The project is expected to cost £900,000
York’s EV charging strategy includes the deployment of Ultra-rapid charging hubs, known as HyperHubs, at strategic locations around the city. £1.35million funding was awarded by North Yorkshire LEP in June 2020 to develop York’s public charging network, of which £550k was allocated for the construction of a 3rd HyperHub located near the city centre.
There are no immediate plans to introduce “on street” charging facilities in terraced areas. These facilities have been provided in several City’s making use of the power supply to streetlights or bollards.
Two other HyperHubs are planned, located next to Monks Cross and Poppleton Bar Park & ride sites. An update can be viewed by clicking here
Electric vehicle charging policies received a panning by Which magazine recently
They said that
Accessing public chargers was unnecessarily complicated and that universal access was needed
Disparate rapid charging plugs were confusing
Charging by time was also confusing
As was the many variable charging speeds
Brand specific networks were considered to be unnecessarily
They called on the government to introduce a standardised approach.
The York Council could usefully add its voice to the calls for more regulation.
A response to a Freedom of Information request has revealed that the Council intends to spend 20% less on repairing roads and footpaths in the City during 2021/22 compared to the current year.
The decision will come as a disappointment to many drivers and pedestrians and will be a particular blow for cyclists, many of whom have criticised the rapidly declining quality of local highway surfaces.
Highway maintenance is one of the expenditure areas in the Council where essentially you get what you pay for. So less money inevitably means that fewer paths and carriageways will be resurfaced.
The Council will announce shortly what proportion of the budget it will spend on reactive pothole filling rather than, longer lasting, patching and resurfacing schemes.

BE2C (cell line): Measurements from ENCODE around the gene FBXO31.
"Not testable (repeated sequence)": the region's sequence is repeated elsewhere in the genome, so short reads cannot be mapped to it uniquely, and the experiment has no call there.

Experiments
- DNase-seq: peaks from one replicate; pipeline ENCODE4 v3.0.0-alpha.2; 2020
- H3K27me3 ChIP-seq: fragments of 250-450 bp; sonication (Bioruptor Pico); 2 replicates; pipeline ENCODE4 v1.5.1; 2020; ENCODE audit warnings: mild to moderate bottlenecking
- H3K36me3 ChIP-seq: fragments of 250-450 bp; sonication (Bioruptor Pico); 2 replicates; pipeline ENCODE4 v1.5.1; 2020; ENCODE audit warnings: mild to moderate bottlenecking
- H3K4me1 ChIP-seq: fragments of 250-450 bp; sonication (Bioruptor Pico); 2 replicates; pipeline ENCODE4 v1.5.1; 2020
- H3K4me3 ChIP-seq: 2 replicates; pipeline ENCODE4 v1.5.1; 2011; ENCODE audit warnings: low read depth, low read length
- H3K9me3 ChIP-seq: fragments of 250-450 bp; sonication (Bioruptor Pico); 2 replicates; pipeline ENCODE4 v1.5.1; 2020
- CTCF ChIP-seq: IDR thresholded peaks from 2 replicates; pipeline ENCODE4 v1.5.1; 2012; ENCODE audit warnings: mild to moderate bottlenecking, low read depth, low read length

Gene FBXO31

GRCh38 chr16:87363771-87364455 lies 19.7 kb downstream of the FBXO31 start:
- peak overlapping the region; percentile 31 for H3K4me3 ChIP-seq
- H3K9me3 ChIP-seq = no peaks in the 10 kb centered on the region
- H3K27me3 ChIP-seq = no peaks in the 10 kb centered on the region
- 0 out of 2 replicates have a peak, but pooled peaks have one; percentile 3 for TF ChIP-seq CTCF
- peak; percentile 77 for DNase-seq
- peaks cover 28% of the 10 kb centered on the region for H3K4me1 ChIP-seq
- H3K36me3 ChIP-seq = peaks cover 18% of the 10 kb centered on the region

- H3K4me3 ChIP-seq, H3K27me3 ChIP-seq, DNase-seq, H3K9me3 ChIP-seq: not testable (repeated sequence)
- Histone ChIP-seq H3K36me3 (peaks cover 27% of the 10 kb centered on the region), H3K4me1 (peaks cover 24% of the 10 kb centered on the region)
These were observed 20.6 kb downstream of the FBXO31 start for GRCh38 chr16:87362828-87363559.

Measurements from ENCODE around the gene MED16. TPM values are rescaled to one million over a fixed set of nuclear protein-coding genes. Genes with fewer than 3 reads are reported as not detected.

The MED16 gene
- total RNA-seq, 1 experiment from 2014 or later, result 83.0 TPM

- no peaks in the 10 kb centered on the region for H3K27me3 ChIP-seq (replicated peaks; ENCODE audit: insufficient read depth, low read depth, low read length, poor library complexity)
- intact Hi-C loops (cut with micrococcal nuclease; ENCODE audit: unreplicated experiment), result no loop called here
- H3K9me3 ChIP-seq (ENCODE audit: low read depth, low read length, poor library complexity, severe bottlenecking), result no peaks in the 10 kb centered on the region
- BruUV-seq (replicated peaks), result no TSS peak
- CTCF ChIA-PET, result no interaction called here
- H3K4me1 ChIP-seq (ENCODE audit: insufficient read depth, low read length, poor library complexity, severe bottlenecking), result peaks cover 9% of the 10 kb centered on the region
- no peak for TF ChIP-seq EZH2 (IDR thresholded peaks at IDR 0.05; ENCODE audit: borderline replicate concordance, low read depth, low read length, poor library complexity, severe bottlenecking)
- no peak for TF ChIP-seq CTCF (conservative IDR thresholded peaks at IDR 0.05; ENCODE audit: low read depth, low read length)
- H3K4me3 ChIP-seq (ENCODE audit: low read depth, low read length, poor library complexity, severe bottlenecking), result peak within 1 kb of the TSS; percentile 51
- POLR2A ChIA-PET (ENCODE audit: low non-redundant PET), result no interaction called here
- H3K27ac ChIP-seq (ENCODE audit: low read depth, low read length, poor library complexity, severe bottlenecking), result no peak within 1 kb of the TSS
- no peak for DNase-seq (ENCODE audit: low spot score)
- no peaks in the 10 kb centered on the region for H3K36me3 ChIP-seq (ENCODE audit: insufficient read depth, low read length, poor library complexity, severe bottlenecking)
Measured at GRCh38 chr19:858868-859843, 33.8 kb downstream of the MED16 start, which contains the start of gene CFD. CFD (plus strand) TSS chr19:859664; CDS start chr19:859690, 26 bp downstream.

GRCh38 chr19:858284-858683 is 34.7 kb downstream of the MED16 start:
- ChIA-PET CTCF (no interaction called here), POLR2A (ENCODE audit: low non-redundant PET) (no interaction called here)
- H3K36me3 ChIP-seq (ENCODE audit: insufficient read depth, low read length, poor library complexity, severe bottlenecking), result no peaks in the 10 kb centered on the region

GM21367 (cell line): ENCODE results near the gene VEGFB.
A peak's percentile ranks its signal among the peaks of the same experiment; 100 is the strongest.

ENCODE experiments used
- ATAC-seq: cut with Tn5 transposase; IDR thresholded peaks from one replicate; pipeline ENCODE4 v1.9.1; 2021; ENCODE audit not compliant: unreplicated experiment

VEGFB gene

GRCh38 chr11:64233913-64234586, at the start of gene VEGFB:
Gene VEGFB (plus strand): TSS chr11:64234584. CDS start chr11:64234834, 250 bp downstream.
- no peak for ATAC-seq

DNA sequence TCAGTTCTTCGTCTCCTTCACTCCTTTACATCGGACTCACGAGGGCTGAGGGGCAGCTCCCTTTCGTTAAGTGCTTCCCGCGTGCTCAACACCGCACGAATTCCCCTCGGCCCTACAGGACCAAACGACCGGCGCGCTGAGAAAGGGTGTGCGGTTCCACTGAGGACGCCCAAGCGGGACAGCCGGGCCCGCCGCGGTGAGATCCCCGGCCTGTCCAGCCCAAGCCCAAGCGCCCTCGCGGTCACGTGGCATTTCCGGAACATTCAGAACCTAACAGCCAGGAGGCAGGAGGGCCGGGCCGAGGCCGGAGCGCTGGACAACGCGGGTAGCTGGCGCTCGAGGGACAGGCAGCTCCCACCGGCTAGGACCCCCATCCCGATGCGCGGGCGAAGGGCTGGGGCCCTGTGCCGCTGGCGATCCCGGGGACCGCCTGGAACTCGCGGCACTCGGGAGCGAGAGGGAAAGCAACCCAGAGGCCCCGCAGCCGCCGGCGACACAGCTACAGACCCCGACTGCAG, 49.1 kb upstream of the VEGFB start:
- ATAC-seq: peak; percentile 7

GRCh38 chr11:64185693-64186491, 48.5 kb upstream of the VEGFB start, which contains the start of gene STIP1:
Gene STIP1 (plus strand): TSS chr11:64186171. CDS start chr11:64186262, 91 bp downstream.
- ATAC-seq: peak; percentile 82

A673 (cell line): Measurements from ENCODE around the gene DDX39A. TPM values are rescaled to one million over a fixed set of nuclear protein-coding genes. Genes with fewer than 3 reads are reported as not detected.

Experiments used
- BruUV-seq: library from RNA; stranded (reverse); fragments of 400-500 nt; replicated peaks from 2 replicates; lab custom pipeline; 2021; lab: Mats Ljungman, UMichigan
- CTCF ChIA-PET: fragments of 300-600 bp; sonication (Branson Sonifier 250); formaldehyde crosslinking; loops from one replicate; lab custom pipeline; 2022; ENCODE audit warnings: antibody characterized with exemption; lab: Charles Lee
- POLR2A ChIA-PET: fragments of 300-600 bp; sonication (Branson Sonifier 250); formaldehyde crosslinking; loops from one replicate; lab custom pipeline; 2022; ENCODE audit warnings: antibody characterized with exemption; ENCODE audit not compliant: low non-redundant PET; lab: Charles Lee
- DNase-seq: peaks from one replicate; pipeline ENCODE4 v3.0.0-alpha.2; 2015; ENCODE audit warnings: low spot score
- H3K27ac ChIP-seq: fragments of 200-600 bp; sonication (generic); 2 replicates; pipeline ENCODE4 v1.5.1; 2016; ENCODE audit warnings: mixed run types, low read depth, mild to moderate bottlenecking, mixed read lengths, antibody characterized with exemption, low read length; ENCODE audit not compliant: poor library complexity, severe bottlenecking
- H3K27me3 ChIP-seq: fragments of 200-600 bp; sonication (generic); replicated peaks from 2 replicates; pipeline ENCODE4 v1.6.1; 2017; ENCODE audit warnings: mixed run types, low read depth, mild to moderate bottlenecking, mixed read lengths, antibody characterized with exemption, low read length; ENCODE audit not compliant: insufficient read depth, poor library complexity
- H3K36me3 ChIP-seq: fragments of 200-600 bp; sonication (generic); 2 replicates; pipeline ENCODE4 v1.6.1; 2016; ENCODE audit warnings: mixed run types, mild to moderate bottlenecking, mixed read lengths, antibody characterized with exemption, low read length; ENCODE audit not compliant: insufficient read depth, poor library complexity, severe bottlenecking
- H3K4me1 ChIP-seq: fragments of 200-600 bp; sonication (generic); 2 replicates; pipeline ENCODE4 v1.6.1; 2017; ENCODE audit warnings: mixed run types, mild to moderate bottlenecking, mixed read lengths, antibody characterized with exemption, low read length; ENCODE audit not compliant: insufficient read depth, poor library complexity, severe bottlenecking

Sources at the Council have criticised inconsistent central government funding allocations – such as the annual so called “pot hole” fund – which make long term investment planning difficult. A late announcement of funding for the resurfacing of Tadcaster Road came only weeks after the work had been completed using local taxpayers money (and is now being done again).
However, there will also be concern that some money has been taken from the maintenance budget to fund other projects. Several new schemes, such as rural cycle routes, are sucking funds from the budgets needed to repair existing cycle paths..
The Council has never recovered from the major reductions made to highways funding some 8 years ago.
Successive administrations have failed to find ways of returning investment levels to those seen earlier in the century.
It is estimated that the backlog in maintenance work nationally would require investment of around £11 billion to rectify.
The backlog of requests for patching and resurfacing of roads in York seems to be growing.
Requests for potholes to be filled and uneven roads repaired are now being routinely turned down.
The risks for cyclists and pedestrians are rising.
Even when officials decide that some work is needed only rudimentary work is done to potholes. They usually require attention again within a few weeks.
The very least that officials and responsible Councillors should do is explain their policies, what is possible within existing budget allocations and when residents can reasonably expect to see an improvements.
Some pretty bad mistakes seem to have been made when the allocation of basic maintenance budgets was agreed.
Councillors seem oblivious to the growing chorus of complaints.
This issue is an election loser if ever there was one
NB. The resurfacing programme for the new financial year should be published shortly
Proposals to progress the upgrade of the York Outer Ring Road will be considered by the Council Executive at a meeting next week.
If agreed, the Council would have the option to use Compulsory Purchase Orders (CPO) for land to dual and upgrade the outer ring road – but only as a last resort.
To progress the scheme, the council needs to purchase private farmland to create an extra lane and improved pedestrian and cycle facilities along a 7.5km stretch of the outer ring road, between A19 Rawcliffe to A1036 Little Hopgrove.